There are calls for docking bays to be installed for controversial electric scooters as pictures show them being left strewn across pavements.
The divisive trial in Canterbury was launched by Kent County Council in November and headed up by firm Bird last year, offering students a new way to travel between the city's universities.
The scheme previously covered the city centre, but was broadened to encompass outlying areas including Thanington, Hales Place, Wincheap and Harbledown - along with a stretch of the A28 heading in the direction of Sturry.
But Canterbury's trial - one of 31 taking place across UK towns and cities as part of a Department for Transport project - has proven contentious.
Some have praised the scheme and its green credentials, as it aims to provide an environmentally-friendly alternative to driving cars.
However, many have criticised the scheme and raised concerns over the safety of the vehicles, which can travel up to 15mph.
Bird asks riders to park the e scooters away from public pathways, using the kickstand to keep the vehicle upright.
But now, there are calls for docking stations to be introduced after reports of scooters being left abandoned across the city centre.
Resisdent Sian Pettman is concerned and council leader Ben Fitter-Harding says a solution would need to be found
Resident Sian Pettman said: "In recent weeks, I have seen far too many Bird scooters lying across pavements where they pose a serious tripping hazard, especially for the blind and partially sighted."
She saw several of the vehicles littered across Station Road West at 9.15am on Monday.
"There were nine Bird e scooters strewn or parked haphazardly over a large expanse of pavement, obliging all pedestrians to weave a route around them," she added.
"In the absence of docking bays, it is far too easy for people renting the e-scooters to park them inconsiderately or for passers-by, looking for a cheap thrill, to deliberately knock them over.
"Ironically, the stretch of pavement is located directly next to disabled parking bays, posing an immediate problem to disabled people and their helpers on exiting their car.
"With the recent expansion of the Bird trial throughout the city, the problems created by haphazard and inconsiderate e scooter parking have increased rapidly and become totally unacceptable.
"Pavements should be for pedestrians, not dumping locations for e scooters."
Westgate councillor Pip Hazelton (Lab) has been meeting Bird officials and KCC officers with Cllr Alister Brady this year to discuss issues.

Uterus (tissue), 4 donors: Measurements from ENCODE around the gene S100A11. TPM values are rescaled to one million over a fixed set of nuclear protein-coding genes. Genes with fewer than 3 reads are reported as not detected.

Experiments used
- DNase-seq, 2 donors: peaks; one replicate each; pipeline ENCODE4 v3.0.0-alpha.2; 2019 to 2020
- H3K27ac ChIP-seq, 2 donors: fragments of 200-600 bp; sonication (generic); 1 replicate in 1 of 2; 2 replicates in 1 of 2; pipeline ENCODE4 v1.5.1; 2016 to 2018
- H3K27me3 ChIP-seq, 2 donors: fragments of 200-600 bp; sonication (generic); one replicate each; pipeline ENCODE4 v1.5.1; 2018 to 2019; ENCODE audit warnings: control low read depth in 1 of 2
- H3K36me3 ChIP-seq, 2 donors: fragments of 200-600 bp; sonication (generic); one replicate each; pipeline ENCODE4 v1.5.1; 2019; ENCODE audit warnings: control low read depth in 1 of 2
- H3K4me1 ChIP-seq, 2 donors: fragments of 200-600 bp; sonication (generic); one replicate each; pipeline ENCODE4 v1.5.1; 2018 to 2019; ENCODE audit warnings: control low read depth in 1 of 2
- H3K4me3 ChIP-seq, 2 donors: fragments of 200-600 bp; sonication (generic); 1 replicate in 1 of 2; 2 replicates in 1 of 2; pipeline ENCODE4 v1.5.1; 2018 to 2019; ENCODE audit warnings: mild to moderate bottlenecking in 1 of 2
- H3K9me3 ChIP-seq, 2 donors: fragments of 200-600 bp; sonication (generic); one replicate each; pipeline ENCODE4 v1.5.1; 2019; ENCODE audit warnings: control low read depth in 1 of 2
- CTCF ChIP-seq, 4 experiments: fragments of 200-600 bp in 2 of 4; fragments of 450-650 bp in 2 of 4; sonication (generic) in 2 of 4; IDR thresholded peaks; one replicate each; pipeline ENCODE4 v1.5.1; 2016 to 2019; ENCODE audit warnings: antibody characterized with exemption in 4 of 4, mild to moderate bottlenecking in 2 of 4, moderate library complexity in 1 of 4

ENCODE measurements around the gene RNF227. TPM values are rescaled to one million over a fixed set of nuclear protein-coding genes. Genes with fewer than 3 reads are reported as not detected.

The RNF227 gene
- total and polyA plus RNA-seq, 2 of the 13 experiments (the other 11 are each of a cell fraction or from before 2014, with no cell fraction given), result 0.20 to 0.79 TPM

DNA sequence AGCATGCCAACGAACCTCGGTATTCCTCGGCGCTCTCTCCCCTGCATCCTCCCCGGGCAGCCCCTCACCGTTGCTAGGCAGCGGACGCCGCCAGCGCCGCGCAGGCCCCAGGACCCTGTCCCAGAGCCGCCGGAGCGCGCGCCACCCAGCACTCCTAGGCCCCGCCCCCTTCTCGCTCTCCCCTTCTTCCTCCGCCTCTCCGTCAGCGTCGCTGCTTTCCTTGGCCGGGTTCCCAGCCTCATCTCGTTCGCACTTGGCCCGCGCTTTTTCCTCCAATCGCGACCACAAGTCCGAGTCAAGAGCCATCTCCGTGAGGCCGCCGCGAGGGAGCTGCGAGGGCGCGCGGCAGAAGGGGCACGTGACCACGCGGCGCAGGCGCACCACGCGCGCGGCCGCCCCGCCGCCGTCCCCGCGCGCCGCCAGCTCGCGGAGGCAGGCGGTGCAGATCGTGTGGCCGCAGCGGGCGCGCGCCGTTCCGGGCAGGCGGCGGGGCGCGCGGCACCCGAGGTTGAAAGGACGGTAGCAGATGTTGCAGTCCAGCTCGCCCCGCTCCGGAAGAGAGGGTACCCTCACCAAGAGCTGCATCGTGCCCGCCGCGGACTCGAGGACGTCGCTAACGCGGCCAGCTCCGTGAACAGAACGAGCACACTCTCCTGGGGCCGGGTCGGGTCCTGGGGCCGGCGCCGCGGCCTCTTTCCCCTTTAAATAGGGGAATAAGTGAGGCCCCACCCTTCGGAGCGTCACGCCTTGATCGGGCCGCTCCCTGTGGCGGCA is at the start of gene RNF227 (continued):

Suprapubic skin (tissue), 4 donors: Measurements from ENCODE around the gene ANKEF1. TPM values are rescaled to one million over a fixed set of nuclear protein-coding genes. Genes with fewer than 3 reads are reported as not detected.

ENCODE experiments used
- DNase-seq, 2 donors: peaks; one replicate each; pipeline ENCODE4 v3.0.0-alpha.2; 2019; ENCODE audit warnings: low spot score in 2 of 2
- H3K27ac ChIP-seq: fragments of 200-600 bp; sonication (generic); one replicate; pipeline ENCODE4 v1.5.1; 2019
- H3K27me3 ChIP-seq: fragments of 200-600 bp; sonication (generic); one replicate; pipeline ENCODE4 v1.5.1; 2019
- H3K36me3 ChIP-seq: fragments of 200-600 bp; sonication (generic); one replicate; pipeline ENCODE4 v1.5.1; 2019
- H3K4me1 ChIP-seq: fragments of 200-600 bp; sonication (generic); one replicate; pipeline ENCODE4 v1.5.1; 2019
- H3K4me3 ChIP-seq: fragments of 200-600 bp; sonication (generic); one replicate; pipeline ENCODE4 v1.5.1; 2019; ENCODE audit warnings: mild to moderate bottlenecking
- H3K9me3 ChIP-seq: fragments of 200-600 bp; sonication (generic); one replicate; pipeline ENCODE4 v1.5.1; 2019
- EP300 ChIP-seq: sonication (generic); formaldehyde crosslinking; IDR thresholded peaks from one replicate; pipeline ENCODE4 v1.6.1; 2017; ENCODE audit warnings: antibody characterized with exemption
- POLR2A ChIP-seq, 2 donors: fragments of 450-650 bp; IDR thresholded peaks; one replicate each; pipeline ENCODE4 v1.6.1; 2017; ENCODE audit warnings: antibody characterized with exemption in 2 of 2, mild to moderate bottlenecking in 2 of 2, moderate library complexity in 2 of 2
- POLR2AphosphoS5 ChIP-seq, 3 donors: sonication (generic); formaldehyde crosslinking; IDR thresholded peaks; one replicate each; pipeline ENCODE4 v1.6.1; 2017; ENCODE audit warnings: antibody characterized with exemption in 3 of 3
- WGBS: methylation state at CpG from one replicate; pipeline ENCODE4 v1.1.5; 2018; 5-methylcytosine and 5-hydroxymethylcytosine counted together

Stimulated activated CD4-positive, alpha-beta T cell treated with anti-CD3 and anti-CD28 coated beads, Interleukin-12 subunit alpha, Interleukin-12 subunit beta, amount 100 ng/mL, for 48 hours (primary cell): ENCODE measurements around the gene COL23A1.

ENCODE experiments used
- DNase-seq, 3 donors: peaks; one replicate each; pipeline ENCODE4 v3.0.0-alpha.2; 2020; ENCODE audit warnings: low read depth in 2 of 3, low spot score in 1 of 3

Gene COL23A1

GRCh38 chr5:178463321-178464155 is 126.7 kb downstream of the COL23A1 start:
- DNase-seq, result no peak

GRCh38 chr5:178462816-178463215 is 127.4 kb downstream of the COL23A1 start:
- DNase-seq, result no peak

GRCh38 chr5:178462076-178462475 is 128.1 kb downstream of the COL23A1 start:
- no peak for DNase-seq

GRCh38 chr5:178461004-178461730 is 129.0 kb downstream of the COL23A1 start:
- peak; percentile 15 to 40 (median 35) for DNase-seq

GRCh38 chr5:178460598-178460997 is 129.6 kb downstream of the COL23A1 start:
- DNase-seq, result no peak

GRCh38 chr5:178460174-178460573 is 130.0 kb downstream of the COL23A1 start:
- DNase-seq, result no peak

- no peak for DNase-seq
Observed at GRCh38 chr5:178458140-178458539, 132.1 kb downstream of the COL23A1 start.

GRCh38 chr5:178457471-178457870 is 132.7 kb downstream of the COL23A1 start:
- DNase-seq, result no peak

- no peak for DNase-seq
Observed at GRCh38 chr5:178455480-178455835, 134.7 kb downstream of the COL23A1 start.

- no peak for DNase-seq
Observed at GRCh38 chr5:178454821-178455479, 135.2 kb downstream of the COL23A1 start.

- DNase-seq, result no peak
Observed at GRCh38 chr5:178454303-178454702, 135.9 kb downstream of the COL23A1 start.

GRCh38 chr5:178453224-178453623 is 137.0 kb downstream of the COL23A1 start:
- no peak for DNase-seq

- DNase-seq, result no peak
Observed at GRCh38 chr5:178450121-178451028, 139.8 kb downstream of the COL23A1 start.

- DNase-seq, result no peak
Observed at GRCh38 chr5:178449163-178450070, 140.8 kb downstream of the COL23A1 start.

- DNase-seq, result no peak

"We are awaiting national action on legislation and locally we are still falling far short of the safe lanes, away from cars, to encourage significant numbers of people to switch from their cars for short journeys," she said.
"Meanwhile, the safety issues being thrown up by this trial need to be addressed now.
"Most cities that operate bike hire schemes do so with secure racks that ensure bikes are returned and stored safely - this needs to be introduced for e scooters in the same way."
City council leader Ben Fitter-Harding (Con) also supported the calls.
"I think docking stations for the e scooters would be a good idea if they continue to operate after the trial ends," he said.
"Generally speaking the geofencing works well at getting riders to return their e scooters to the Bird ‘nests’ marked onto the streets, but when they’re discarded elsewhere it can be a real hazard, particularly to those who are visually impaired.
"I hope we can discuss this with Bird in the future."
In May, Kent's Police and Crime Commissioner, Matthew Scott, warned inconsiderate e scooter riders were becoming a "menace" and that "too many people are using them in places they shouldn't".
He called for the trials to be halted and reviewed before they are expanded further, to ensure the government does not "lose control of the issue".
But Bird stresses there are key differences between privately-owned e scooters – which remain illegal to use in public spaces, and for riders under 18 – and those used in the government trials.
Other critics of the Canterbury scheme include Labour leader Cllr Dave Wilson, who feels dedicated bike and scooter paths must be created to "safely accommodate things travelling at up to 15mph".
Bird was contacted for comment.